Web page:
Thierry Mugler Angel : Perfume Review and Fragrance Poll
Star rating: 5 stars--outstanding/potential classic, 4 stars--very good, 3 stars--adequate, 2 stars--disappointing, 1 star--poor.
I generally try to steer clear of too much hyperbole, but in the case of Angel, every hyperbole describes it perfectly. The most polarizing, the most memorable, the most dramatic, the most grotesque… Angel, created for Thierry Mugler in 1992, is one of the great perfume success stories of the last two decades. Its introduction on the market is also an interesting case study into what it takes to make a classic: quality juice, a strong character, a memorable signature and also time. Today, most brands go for the quick sell, releasing fragrances that are bland and derivative; the new launches are rarely given time to take hold in the market place. Angel was not a runaway success; it took three years of constant support from Thierry Mugler and its parent company, Clarins, for this fragrance to start topping the best seller lists. And the rest is history!
What follows is not so much my standard perfume review, but rather an exploration of how this fragrancew came about and what makes it unusual. In the end, I share some of my favorites among Angel offspring, including some fragrance that I find fantastic but that fared quite badly on the market. I also would love to hear your thoughts on Angel, positive and negative.
Angel: New Gourmand Fragrance Genre
My relationship with Angel has been that of distant admiration; however, as I go further with my perfumery training, Angel is becoming a constant presence on my desk. Since its launch, the gourmand fragrance genre has expanded dramatically to the extent that “gourmand” is now a commonly used fragrance classification. While the gourmand idea in perfumery is not at all new, Angel took it to the extreme. It is not simply a teasing suggestion of a dessert, but a full feast of crème caramel, cotton candy, raspberry macarons, candied fruit, drizzled with hot chocolate sauce and honey. The interplay of familiar scents and the completely novel character of this perfume make Angel fascinating.
Angel grew out of fashion designer Thierry Mugler’s desire for a mouthwatering, delicious scent. At the core of the composition is a strong accord of patchouli and Veltol, a fascinating and extremely potent aroma-material that smells like vanilla caramel and cotton candy. In fact, if you put just these two materials together in the right balance, you will have a very strong Angel impression. Although it is built as a modern composition based on a single distinctive element—patchouli and cotton candy, there are plenty of embellishments that make Angel not only complex, but surprising.
Wearing Angel: Contrasted and Polarizing
The initial impression is that of effervescent citrus and tart berries which give a bright, crisp sensation. As the luscious notes of caramel and honey grow stronger, the patchouli foils the composition, giving it a dry, earthy quality. The abstract accord of crisp, watery notes woven into the structure of Angel further lightens the gourmand decadence. Angel dries down to a smooth, dark accord of bitter chocolate, patchouli and almond praline.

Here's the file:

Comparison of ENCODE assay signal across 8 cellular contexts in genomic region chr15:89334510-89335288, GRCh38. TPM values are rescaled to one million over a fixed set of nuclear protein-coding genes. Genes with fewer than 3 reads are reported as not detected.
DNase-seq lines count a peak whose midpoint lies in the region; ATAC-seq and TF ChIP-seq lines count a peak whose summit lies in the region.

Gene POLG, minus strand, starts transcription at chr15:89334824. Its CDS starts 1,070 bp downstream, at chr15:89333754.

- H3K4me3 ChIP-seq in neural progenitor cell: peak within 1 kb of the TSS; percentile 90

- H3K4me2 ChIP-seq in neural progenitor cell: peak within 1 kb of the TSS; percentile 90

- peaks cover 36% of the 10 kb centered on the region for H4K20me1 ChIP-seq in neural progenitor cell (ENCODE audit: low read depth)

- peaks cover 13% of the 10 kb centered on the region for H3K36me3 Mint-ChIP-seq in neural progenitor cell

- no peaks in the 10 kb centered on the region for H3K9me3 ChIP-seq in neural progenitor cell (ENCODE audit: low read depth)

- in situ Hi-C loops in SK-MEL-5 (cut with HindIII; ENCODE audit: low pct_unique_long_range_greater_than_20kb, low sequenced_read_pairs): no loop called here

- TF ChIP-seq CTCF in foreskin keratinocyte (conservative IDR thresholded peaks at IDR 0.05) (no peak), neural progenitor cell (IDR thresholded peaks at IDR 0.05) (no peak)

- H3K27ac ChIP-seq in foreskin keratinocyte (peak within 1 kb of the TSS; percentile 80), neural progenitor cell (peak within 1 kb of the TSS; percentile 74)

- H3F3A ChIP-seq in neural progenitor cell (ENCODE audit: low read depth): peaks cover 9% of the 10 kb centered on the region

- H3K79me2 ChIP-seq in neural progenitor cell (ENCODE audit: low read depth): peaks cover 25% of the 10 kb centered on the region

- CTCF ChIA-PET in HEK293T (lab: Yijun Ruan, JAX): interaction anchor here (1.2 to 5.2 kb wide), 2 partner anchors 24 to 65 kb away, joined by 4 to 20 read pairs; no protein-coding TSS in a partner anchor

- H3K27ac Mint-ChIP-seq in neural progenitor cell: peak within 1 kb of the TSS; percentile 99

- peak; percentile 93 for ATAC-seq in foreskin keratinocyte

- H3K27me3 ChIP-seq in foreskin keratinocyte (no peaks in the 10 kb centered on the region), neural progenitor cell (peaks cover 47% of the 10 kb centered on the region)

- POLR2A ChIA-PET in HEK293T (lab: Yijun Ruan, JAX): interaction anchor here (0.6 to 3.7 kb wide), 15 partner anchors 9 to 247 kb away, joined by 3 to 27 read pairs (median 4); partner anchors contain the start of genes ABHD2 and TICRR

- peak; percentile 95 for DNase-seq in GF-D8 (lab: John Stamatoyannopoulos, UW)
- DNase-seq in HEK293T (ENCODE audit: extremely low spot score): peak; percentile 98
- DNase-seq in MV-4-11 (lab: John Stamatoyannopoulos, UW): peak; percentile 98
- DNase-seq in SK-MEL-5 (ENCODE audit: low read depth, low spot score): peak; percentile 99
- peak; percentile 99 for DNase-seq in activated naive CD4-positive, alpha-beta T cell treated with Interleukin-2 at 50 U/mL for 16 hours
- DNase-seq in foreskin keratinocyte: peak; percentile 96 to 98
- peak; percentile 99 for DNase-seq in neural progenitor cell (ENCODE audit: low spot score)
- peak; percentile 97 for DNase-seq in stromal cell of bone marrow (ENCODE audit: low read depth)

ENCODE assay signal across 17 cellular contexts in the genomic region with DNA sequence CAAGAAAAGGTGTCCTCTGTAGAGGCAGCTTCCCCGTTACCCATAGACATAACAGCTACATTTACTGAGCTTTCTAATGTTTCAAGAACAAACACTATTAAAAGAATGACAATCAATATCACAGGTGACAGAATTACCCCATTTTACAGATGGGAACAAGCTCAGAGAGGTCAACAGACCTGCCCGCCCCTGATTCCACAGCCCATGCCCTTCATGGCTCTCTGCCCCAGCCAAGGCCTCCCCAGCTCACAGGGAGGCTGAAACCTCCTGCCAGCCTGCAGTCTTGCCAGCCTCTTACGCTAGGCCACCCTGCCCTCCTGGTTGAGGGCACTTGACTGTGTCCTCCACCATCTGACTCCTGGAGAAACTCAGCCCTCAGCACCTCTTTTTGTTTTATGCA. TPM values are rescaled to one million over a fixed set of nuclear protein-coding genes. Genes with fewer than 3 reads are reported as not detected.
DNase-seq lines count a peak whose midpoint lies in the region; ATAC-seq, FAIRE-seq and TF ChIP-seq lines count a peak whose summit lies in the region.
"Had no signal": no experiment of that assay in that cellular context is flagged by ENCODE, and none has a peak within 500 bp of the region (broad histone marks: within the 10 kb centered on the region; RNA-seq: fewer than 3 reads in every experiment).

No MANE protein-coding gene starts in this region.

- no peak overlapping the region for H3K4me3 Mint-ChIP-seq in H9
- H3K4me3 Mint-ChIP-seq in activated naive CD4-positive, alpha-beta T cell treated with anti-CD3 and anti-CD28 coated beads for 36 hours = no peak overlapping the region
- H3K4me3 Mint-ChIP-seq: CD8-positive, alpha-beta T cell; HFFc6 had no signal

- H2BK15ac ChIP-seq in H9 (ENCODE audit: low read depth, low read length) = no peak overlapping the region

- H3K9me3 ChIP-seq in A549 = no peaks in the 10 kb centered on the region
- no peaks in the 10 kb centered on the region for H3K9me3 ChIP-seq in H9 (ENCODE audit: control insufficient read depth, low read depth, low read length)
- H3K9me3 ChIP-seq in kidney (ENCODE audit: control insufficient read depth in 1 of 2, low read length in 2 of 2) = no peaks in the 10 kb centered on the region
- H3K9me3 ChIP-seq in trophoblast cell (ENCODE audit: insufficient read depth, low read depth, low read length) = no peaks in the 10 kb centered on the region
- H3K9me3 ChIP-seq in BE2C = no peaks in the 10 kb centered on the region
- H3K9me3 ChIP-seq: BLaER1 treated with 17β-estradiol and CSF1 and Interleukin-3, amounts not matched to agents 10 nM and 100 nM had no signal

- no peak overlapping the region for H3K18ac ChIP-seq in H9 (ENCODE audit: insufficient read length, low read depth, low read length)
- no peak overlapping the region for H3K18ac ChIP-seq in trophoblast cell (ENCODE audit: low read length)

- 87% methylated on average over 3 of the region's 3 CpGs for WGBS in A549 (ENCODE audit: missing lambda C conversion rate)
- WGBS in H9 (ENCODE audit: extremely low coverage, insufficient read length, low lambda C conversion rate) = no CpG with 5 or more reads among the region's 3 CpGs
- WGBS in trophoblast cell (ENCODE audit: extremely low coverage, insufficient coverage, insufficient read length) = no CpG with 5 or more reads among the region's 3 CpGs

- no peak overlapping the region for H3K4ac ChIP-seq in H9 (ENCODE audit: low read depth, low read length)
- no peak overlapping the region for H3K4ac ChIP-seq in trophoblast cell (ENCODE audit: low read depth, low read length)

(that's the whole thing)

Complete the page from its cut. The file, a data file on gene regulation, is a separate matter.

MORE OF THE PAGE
The contrasted nature of Angel is what intrigues me the most about this composition. It is quite heavy, strong and extremely tenacious, yet it is not at all dense and opaque. The fresh, tart notes sprinkled throughout its development give the fragrance a surprising lift. The sweet notes should make it seem sugary and pretty, yet pretty is definitely not the right adjective to describe Angel. The combination of strong peppery bergamot notes and patchouli gives it an almost masculine quality. On the whole, Angel conveys extreme decadence and seduction. To its haters, it is the most vulgar perfume on earth. Its sillage is monstrous and its character is overwhelming, to the point of causing physical discomfort.
My Favorites from the Angel Family
I can write a whole post on Angel copycats and offspring, but I will just mention a few of my personal favorites. Some of these have been discontinued, but they are still easy to find online. Lolita Lempicka is perhaps the best of the Angel children, a moody, elegant blend of patchouli, dark cherries, anise and iris. Chanel Coco Mademoiselle takes Angel into a chypre direction, with a cool mossy note contrasted with the caramel-patchouli accord. The original Prada Eau de Parfum, especially the Intense version, is a great option for those who love patchouli. It is essentially an elegant, toned down version of Angel. Issey Miyake Le Feu d’Issey explores the savory side of gourmand with an accord of bread, sandalwood and patchouli, which was also explored recently by Serge Lutens Jeux de Peau. Givenchy Organza Indécence is a beautiful vanilla and woods fragrance, inspired by the scent of sugared almonds. Chopard Madness, a complete market failure but an excellent perfume, takes Angel along a spicy route with a strong accord of pepper, cardamom and incense.
What do you think of Angel? Do you love it or hate it?
Thierry Mugler Angel includes notes of bergamot, mandarin, dewberry, honey, red berries, patchouli, Australian sandalwood, coumarin, vanilla, caramel, chocolate. Available from all the major retailers.
Sample: my own acquisition